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Configuring A Fresh Install Of MySQL On CentOS: Start Service, Set Password, Set Runlevels

On some distributions, MySQL is installed without asking you to set the default root password for the MySQL server. If you’re running Debian or Ubuntu, the MySQL install will prompt you to create your password. However, some distributions such as CentOS aren’t as friendly. When MySQL is first installed on CentOS, it finishes without any user interaction. In fact, it finishes without a set root password, without starting the MySQL service, and without configuring the MySQL service to start on system reboot/boot.

The Fix, Short Version:

1) Start the mysql service [user@linuxacademy]# service mysqld start
2) /usr/

The Fix, Long Version:

Problem:
On CentOS the MySQL install process does not start the MySQL daemon, it does not add it to a run time start up configuration and it does not ask you to set a root user password during the install.

Solution:

1. Install the MySQL Server

[pinehead@linuxacademy.com]$ sudo yum install mysql-server

2. Start the MySQL Server

[pinehead@linuxacademy.com]$ service mysqld start

Screen Shot 2013-01-05 at 2.45.46 AM

You will notice here that when it starts the service for the first time, MySQL dumps some “todo” information on the screen which includes setting the Root password for MySQL.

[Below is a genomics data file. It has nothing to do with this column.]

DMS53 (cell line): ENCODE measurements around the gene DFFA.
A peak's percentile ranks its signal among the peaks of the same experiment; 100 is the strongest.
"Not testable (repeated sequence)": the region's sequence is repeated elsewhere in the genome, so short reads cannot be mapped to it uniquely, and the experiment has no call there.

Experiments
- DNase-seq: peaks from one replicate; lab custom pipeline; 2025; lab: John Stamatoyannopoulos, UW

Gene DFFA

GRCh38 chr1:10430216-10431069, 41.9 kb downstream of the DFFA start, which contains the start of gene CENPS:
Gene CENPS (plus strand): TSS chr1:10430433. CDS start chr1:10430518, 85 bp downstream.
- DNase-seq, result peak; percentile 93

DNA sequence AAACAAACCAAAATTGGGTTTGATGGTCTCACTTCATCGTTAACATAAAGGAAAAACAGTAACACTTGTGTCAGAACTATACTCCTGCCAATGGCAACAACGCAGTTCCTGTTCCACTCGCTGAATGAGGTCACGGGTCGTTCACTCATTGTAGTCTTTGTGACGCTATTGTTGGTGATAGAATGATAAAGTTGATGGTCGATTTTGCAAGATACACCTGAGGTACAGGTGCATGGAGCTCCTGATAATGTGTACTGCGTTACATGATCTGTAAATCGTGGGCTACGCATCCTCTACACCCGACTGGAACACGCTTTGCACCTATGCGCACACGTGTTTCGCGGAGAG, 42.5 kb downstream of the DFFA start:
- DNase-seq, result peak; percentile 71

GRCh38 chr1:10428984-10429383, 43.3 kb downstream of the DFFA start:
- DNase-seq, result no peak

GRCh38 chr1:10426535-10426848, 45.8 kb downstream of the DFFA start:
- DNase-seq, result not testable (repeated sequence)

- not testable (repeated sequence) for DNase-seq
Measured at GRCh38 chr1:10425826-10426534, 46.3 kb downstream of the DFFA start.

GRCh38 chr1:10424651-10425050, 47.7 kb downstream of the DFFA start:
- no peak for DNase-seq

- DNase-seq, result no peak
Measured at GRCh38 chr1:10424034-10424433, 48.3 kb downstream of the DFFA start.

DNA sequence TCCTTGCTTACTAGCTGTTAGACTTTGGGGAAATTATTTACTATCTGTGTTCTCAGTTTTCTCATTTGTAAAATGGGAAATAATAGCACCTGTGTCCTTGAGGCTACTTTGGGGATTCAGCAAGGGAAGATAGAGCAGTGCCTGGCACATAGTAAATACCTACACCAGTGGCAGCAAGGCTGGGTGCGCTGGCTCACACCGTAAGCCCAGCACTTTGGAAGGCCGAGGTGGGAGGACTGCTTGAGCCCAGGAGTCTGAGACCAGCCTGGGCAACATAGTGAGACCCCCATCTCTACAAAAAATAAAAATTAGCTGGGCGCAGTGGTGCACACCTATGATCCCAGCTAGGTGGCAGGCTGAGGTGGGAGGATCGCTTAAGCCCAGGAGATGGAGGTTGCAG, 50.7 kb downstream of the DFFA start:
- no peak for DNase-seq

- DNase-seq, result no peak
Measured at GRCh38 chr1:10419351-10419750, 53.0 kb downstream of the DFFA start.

Setting The Root Password After MySQL Install on Yum Based Distributions

MySQL asks us to set the root password during first MySQL bootup.

Set MySQL Root Password: mysqladmin -u root password ‘newpassword’

Where the first password is literally the word password and newpassword is the password you want to set for your MySQL server.

Example: [pinehead@linuxacademy]# mysqladmin -uroot password fu09wf((3

The above example would set the password “fu09wf((3” for the root user.

Configure MySQL To Start On System Restart/Boot

Add the MySQL service to our start up run levels. By default, if we were to restart the system at this stage, MySQL would not boot up with the system and we would have to manually start the service again.

[pinehead@linuxacademy]#¬†chkconfig –level 235 mysqld on

This would cause the MySQL service to start up anytime the system enters runlevels 2,3 or 5. Since our system usually runs in runlevel 3 when first booted we know MySQL will start when the server restarts from now on.

 

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